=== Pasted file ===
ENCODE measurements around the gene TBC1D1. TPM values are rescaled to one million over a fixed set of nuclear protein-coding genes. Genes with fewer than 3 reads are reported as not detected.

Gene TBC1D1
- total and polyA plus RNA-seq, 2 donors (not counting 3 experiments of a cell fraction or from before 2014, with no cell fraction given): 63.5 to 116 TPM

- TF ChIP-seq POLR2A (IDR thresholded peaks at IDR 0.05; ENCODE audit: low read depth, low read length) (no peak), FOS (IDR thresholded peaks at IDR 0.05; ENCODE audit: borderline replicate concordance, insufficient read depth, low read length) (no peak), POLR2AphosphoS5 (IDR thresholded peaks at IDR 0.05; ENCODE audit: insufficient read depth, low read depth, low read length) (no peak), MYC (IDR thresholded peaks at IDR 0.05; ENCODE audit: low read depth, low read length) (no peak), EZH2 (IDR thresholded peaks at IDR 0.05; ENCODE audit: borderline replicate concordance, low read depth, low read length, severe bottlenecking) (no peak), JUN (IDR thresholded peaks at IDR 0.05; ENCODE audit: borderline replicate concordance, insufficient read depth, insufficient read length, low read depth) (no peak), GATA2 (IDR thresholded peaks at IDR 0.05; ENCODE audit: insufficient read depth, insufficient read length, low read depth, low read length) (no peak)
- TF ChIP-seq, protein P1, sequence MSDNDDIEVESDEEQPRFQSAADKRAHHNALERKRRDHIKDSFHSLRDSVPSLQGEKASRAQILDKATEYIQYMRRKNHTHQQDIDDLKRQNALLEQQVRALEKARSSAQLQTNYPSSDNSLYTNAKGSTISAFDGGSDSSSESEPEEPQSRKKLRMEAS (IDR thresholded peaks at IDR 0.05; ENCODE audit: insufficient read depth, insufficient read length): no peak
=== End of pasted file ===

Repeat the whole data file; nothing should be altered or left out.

ENCODE measurements around the gene TBC1D1. TPM values are rescaled to one million over a fixed set of nuclear protein-coding genes. Genes with fewer than 3 reads are reported as not detected.

Gene TBC1D1
- total and polyA plus RNA-seq, 2 donors (not counting 3 experiments of a cell fraction or from before 2014, with no cell fraction given): 63.5 to 116 TPM

- TF ChIP-seq POLR2A (IDR thresholded peaks at IDR 0.05; ENCODE audit: low read depth, low read length) (no peak), FOS (IDR thresholded peaks at IDR 0.05; ENCODE audit: borderline replicate concordance, insufficient read depth, low read length) (no peak), POLR2AphosphoS5 (IDR thresholded peaks at IDR 0.05; ENCODE audit: insufficient read depth, low read depth, low read length) (no peak), MYC (IDR thresholded peaks at IDR 0.05; ENCODE audit: low read depth, low read length) (no peak), EZH2 (IDR thresholded peaks at IDR 0.05; ENCODE audit: borderline replicate concordance, low read depth, low read length, severe bottlenecking) (no peak), JUN (IDR thresholded peaks at IDR 0.05; ENCODE audit: borderline replicate concordance, insufficient read depth, insufficient read length, low read depth) (no peak), GATA2 (IDR thresholded peaks at IDR 0.05; ENCODE audit: insufficient read depth, insufficient read length, low read depth, low read length) (no peak)
- TF ChIP-seq, protein P1, sequence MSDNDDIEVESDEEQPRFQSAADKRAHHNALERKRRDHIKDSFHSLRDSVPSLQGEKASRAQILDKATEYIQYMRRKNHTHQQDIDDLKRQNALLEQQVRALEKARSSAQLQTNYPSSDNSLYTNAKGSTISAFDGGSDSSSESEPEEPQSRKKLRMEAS (IDR thresholded peaks at IDR 0.05; ENCODE audit: insufficient read depth, insufficient read length): no peak